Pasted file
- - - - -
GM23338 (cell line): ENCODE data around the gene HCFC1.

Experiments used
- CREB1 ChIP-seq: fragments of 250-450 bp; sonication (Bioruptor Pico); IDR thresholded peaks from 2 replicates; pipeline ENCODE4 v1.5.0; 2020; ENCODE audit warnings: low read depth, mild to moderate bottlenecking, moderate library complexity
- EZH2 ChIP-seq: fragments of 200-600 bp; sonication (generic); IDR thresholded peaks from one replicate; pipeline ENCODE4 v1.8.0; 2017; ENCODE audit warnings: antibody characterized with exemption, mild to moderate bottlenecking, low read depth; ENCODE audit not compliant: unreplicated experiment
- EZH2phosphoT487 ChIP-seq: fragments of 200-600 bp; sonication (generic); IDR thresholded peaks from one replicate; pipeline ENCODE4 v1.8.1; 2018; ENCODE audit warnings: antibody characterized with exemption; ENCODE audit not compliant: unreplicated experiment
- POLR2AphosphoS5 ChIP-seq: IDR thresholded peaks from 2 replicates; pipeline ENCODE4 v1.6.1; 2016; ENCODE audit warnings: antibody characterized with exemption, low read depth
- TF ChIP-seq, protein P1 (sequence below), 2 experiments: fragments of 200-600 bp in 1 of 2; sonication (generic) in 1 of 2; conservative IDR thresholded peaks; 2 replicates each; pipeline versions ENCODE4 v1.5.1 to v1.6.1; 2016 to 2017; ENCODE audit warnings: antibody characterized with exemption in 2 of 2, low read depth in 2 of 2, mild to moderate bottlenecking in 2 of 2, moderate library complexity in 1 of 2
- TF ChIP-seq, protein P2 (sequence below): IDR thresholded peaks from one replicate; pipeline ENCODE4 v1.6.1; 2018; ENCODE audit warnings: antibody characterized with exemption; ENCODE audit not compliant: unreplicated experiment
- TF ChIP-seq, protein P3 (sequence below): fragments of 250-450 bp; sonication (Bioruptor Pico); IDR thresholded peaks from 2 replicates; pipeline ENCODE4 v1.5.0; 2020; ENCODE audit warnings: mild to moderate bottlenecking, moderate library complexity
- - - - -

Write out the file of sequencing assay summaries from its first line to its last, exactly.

GM23338 (cell line): ENCODE data around the gene HCFC1.

Experiments used
- CREB1 ChIP-seq: fragments of 250-450 bp; sonication (Bioruptor Pico); IDR thresholded peaks from 2 replicates; pipeline ENCODE4 v1.5.0; 2020; ENCODE audit warnings: low read depth, mild to moderate bottlenecking, moderate library complexity
- EZH2 ChIP-seq: fragments of 200-600 bp; sonication (generic); IDR thresholded peaks from one replicate; pipeline ENCODE4 v1.8.0; 2017; ENCODE audit warnings: antibody characterized with exemption, mild to moderate bottlenecking, low read depth; ENCODE audit not compliant: unreplicated experiment
- EZH2phosphoT487 ChIP-seq: fragments of 200-600 bp; sonication (generic); IDR thresholded peaks from one replicate; pipeline ENCODE4 v1.8.1; 2018; ENCODE audit warnings: antibody characterized with exemption; ENCODE audit not compliant: unreplicated experiment
- POLR2AphosphoS5 ChIP-seq: IDR thresholded peaks from 2 replicates; pipeline ENCODE4 v1.6.1; 2016; ENCODE audit warnings: antibody characterized with exemption, low read depth
- TF ChIP-seq, protein P1 (sequence below), 2 experiments: fragments of 200-600 bp in 1 of 2; sonication (generic) in 1 of 2; conservative IDR thresholded peaks; 2 replicates each; pipeline versions ENCODE4 v1.5.1 to v1.6.1; 2016 to 2017; ENCODE audit warnings: antibody characterized with exemption in 2 of 2, low read depth in 2 of 2, mild to moderate bottlenecking in 2 of 2, moderate library complexity in 1 of 2
- TF ChIP-seq, protein P2 (sequence below): IDR thresholded peaks from one replicate; pipeline ENCODE4 v1.6.1; 2018; ENCODE audit warnings: antibody characterized with exemption; ENCODE audit not compliant: unreplicated experiment
- TF ChIP-seq, protein P3 (sequence below): fragments of 250-450 bp; sonication (Bioruptor Pico); IDR thresholded peaks from 2 replicates; pipeline ENCODE4 v1.5.0; 2020; ENCODE audit warnings: mild to moderate bottlenecking, moderate library complexity